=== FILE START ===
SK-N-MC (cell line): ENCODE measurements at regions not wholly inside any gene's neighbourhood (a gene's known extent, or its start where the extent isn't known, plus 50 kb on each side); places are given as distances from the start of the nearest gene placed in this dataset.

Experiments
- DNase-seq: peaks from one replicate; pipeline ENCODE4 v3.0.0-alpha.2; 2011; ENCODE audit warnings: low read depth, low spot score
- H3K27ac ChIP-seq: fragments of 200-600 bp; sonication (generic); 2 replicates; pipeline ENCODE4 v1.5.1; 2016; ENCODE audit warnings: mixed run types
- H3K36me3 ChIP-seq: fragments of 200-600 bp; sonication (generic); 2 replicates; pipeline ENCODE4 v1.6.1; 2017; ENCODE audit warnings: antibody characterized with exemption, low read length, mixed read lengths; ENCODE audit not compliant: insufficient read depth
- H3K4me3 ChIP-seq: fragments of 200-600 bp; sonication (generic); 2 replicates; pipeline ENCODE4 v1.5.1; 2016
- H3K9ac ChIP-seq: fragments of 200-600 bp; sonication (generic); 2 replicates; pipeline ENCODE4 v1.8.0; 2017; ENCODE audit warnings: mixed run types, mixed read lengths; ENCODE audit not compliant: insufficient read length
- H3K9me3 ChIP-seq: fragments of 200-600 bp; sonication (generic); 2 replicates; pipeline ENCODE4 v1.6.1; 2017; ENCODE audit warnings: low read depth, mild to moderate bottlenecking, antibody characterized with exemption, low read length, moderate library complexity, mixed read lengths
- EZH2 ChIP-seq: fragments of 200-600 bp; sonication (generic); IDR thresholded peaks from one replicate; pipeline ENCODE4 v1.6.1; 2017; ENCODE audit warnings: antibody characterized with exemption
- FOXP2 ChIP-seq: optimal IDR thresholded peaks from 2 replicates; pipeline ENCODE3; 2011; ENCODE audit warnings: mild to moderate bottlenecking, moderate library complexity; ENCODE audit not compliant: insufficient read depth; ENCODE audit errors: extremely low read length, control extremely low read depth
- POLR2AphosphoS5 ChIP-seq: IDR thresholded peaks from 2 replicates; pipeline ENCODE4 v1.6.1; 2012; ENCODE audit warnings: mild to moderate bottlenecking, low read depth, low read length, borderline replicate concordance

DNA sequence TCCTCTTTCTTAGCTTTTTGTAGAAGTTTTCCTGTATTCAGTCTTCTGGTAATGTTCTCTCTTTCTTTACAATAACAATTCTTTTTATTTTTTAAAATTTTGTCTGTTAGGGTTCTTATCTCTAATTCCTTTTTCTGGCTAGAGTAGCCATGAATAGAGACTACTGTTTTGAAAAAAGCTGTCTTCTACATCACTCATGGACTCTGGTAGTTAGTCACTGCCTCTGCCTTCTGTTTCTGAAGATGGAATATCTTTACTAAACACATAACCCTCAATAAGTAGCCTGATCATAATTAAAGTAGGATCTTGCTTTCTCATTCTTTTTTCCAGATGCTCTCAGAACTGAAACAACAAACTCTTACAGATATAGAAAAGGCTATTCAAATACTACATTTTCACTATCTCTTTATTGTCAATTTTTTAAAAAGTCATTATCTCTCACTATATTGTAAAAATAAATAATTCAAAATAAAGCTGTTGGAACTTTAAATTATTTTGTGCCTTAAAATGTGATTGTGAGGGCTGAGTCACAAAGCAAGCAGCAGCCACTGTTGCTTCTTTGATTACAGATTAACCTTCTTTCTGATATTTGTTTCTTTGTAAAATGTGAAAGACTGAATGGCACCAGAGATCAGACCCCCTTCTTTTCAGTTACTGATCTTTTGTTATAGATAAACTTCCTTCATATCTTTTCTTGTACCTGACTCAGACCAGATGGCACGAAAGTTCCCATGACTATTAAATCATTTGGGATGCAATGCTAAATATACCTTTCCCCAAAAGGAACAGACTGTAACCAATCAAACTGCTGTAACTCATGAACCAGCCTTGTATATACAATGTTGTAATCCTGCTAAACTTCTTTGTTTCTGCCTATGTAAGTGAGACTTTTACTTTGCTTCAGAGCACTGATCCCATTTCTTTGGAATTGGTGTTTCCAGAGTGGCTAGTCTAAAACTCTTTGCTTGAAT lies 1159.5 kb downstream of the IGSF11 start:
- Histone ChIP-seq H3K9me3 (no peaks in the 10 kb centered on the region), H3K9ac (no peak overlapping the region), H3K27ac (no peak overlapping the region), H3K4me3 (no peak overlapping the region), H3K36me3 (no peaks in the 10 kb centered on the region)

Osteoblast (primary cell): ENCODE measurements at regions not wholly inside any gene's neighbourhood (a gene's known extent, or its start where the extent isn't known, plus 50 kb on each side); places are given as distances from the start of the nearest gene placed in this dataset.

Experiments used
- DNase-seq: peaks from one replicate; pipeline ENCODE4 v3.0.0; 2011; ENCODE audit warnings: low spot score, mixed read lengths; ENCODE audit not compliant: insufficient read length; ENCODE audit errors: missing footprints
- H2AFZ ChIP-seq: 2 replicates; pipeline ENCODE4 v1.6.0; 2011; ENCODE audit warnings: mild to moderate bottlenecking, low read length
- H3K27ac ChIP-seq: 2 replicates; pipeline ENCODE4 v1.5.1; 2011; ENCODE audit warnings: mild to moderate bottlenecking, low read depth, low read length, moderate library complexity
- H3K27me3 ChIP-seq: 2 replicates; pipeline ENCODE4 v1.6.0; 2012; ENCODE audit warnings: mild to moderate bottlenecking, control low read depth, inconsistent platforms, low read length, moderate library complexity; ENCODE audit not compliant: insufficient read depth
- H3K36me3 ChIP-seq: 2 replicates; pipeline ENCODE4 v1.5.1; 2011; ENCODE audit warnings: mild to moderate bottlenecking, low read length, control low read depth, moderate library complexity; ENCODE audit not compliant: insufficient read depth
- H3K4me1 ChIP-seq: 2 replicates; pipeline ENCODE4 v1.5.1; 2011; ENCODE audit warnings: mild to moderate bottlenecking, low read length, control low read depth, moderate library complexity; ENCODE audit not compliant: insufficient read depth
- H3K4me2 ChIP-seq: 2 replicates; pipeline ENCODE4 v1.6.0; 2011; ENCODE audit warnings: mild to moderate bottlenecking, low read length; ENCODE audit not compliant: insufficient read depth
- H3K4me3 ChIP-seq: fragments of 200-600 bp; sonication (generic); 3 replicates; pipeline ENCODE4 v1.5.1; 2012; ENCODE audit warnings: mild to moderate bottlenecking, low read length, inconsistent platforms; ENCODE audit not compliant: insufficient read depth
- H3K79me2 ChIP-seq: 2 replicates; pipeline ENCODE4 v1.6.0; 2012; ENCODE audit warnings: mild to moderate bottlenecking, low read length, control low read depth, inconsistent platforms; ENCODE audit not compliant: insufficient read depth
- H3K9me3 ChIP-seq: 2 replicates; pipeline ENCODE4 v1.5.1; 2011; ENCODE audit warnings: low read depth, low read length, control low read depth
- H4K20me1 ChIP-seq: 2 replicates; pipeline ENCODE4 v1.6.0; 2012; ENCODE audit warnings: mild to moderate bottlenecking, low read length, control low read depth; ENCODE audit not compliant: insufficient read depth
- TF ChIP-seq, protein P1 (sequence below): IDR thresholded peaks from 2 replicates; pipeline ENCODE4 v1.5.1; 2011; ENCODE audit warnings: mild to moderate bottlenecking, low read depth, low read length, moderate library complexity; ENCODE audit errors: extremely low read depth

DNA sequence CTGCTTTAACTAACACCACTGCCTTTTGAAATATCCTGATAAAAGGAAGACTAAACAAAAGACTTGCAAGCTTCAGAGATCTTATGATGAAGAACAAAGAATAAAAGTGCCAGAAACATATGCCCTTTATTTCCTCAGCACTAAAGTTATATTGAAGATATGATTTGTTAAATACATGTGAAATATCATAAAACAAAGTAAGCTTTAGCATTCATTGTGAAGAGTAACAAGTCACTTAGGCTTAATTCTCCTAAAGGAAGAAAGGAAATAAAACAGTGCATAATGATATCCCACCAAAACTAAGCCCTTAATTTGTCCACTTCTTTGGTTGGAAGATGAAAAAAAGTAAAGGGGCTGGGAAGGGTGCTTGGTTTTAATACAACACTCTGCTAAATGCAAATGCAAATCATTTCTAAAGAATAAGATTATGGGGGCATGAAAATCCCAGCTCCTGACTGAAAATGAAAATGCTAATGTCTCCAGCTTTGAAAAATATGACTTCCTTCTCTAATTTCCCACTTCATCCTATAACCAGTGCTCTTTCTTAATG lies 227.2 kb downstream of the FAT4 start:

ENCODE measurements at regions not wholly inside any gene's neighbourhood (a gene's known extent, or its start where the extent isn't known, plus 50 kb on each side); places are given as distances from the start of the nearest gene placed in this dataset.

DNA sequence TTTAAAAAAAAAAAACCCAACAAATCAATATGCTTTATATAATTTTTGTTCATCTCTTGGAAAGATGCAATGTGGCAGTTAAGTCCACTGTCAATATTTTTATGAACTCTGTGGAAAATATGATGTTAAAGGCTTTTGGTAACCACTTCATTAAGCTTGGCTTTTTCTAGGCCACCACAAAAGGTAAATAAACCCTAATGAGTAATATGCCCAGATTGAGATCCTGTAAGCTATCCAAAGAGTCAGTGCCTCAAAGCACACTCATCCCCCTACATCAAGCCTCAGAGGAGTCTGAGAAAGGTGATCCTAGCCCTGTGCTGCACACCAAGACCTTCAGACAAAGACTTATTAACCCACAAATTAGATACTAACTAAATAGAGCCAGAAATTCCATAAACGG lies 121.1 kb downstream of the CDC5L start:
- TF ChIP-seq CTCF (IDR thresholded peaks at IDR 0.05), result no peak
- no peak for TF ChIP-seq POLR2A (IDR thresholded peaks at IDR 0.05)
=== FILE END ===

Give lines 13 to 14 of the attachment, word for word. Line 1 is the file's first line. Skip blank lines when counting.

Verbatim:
- Histone ChIP-seq H3K9me3 (no peaks in the 10 kb centered on the region), H3K9ac (no peak overlapping the region), H3K27ac (no peak overlapping the region), H3K4me3 (no peak overlapping the region), H3K36me3 (no peaks in the 10 kb centered on the region)

Osteoblast (primary cell): ENCODE measurements at regions not wholly inside any gene's neighbourhood (a gene's known extent, or its start where the extent isn't known, plus 50 kb on each side); places are given as distances from the start of the nearest gene placed in this dataset.